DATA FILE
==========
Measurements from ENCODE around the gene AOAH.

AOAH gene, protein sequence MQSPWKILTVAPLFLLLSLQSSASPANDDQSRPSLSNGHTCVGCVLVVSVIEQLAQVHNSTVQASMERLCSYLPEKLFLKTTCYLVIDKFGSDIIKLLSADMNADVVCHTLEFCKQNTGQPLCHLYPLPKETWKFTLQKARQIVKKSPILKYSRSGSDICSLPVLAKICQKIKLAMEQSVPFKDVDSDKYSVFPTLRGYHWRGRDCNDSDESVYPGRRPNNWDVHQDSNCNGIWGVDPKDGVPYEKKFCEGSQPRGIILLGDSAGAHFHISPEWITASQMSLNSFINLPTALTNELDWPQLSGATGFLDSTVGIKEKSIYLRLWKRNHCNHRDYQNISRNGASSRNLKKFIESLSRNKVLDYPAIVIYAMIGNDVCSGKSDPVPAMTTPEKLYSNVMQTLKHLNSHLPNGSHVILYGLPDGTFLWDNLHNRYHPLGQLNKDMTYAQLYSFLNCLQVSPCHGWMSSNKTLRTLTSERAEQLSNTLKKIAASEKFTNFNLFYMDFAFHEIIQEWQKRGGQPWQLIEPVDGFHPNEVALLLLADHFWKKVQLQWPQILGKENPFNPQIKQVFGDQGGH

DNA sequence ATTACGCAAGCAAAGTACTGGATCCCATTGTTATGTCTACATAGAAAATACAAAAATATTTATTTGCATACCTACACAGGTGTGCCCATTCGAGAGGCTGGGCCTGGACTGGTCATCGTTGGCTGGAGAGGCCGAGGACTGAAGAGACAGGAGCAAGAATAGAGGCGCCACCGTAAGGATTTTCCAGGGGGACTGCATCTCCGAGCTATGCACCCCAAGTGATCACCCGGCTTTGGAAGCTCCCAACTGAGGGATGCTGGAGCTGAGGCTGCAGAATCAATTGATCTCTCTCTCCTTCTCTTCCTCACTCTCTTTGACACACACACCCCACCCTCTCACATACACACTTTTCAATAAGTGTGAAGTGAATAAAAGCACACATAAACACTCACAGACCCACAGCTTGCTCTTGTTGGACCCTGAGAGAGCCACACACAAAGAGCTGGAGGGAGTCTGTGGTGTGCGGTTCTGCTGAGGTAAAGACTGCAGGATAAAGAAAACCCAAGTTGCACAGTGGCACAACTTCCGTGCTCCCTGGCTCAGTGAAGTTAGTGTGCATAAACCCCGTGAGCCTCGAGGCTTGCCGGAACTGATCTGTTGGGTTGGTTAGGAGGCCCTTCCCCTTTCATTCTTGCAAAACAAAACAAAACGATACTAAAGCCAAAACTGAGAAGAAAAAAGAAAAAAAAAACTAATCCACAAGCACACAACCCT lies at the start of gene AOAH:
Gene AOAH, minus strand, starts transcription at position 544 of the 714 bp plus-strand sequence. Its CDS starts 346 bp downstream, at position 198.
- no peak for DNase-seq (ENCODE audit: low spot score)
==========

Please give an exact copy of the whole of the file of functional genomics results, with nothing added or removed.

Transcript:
Measurements from ENCODE around the gene AOAH.

AOAH gene, protein sequence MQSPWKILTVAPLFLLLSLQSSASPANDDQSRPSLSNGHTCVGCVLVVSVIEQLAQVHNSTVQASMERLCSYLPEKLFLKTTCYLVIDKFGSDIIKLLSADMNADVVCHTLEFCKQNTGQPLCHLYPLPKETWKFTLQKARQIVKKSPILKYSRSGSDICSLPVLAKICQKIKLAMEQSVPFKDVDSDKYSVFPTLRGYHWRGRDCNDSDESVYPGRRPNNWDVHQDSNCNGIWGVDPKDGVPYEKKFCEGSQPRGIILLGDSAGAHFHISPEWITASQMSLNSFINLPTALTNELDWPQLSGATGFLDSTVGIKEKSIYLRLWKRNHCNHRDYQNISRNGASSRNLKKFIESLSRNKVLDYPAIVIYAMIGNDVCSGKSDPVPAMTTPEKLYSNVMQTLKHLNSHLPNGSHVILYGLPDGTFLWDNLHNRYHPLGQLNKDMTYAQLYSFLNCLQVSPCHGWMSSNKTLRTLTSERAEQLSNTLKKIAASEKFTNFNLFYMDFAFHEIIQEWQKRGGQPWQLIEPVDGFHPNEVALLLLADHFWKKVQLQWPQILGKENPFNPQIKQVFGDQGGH

DNA sequence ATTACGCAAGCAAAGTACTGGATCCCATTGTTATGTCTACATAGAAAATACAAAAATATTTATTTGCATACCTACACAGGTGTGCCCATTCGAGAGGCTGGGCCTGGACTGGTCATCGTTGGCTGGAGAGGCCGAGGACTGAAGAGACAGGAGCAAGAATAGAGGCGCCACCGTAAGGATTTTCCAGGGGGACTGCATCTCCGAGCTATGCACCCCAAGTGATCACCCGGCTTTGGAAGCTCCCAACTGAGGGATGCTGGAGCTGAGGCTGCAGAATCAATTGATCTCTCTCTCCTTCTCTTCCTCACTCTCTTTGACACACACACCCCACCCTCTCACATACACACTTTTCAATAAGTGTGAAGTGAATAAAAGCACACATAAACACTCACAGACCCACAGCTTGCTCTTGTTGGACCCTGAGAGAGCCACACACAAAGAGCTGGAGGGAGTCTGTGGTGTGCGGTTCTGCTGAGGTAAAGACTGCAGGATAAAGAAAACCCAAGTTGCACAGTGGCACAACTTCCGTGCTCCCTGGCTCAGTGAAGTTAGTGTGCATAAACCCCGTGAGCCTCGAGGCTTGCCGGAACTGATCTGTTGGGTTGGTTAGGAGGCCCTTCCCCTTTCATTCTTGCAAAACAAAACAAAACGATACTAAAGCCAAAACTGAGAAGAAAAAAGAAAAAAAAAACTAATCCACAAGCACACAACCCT lies at the start of gene AOAH:
Gene AOAH, minus strand, starts transcription at position 544 of the 714 bp plus-strand sequence. Its CDS starts 346 bp downstream, at position 198.
- no peak for DNase-seq (ENCODE audit: low spot score)